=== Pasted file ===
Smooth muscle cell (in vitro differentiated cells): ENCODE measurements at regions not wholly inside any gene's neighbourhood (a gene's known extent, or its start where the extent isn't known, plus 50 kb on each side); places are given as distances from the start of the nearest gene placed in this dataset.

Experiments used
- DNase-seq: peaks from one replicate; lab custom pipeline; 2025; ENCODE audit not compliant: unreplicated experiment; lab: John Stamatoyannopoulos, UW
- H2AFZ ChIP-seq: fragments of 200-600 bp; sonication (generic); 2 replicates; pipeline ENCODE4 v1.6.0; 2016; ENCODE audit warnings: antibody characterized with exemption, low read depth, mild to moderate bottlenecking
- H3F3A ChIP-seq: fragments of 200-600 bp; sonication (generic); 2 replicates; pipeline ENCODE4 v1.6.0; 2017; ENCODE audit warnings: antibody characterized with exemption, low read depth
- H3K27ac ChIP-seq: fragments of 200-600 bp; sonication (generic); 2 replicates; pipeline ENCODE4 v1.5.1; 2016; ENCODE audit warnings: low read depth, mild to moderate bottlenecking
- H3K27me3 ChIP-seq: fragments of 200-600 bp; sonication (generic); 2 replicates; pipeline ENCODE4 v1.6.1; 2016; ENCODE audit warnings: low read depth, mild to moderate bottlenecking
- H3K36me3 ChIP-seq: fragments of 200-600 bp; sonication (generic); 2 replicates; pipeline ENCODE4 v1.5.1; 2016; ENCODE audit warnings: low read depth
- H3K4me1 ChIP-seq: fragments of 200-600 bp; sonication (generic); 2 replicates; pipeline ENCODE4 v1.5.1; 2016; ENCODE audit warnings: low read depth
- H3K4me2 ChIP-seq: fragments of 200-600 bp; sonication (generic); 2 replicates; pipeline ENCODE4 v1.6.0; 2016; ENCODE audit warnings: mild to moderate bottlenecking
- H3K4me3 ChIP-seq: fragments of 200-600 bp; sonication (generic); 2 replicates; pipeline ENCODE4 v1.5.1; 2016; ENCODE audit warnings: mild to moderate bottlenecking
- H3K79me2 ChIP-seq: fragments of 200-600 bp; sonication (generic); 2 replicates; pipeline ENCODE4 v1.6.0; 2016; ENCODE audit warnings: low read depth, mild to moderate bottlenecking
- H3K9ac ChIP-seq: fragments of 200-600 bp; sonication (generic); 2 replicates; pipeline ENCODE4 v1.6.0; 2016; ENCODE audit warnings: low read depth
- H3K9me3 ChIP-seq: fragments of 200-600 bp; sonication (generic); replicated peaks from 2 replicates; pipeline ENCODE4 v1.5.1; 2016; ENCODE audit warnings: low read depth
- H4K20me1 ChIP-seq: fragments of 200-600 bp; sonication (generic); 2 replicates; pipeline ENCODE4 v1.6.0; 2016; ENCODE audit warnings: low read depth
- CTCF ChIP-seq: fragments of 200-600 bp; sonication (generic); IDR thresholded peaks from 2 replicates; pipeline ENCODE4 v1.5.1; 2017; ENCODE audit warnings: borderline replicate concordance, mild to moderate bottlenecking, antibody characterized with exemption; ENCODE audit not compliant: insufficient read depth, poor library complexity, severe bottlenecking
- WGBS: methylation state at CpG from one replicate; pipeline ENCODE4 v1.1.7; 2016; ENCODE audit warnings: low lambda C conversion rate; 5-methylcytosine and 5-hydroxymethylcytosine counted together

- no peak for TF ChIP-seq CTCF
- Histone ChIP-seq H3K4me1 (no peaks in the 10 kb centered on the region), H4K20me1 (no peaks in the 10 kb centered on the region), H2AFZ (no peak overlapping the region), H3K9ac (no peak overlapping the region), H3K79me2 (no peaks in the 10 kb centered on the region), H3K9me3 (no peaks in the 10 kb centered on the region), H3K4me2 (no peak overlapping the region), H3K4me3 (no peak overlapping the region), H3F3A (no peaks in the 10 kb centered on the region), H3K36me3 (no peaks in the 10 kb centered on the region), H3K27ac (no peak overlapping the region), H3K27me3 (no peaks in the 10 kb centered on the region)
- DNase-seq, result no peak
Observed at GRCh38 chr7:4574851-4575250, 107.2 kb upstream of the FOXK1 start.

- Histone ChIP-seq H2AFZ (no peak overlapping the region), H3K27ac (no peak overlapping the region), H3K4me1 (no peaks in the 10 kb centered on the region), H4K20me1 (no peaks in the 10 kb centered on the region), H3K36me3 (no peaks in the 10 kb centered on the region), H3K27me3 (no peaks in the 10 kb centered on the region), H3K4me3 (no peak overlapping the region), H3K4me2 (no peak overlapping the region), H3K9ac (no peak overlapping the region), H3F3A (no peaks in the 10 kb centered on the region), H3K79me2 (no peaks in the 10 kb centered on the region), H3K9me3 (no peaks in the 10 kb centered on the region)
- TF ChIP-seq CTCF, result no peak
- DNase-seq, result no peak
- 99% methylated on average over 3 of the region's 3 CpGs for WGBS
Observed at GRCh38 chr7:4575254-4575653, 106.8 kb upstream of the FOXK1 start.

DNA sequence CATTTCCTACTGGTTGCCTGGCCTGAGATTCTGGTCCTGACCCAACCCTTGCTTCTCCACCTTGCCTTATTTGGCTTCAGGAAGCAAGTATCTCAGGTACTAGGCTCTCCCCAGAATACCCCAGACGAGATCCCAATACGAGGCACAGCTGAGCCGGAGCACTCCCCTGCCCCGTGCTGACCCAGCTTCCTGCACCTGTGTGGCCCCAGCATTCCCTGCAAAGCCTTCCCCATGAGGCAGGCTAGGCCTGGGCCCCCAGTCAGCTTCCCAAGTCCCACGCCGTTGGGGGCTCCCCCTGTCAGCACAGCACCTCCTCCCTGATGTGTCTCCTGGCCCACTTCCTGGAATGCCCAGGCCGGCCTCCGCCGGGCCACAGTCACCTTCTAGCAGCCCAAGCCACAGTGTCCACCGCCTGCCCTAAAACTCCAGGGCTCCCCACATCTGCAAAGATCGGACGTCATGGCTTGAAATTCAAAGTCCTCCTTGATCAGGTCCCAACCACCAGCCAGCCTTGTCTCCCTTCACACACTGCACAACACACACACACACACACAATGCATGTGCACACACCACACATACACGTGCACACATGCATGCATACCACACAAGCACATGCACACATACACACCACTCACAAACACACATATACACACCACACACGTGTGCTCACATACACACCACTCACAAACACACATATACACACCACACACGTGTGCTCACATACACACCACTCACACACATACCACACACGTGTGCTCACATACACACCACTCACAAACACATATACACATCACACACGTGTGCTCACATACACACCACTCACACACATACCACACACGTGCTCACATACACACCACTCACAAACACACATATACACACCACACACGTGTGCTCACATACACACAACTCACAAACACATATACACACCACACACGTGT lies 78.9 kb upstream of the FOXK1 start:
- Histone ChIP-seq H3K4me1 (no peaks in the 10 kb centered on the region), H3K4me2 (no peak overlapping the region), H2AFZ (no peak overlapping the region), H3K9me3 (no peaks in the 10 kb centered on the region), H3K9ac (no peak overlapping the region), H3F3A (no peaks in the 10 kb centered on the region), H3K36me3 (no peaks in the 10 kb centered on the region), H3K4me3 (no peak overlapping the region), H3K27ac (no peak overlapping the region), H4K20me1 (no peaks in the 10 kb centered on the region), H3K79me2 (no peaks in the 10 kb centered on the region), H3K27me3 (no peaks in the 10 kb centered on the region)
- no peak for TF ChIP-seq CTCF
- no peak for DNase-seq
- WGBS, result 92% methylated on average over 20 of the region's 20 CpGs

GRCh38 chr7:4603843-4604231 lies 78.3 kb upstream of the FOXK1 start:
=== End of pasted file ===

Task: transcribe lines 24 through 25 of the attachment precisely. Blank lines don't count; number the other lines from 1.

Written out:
- DNase-seq, result no peak
- 99% methylated on average over 3 of the region's 3 CpGs for WGBS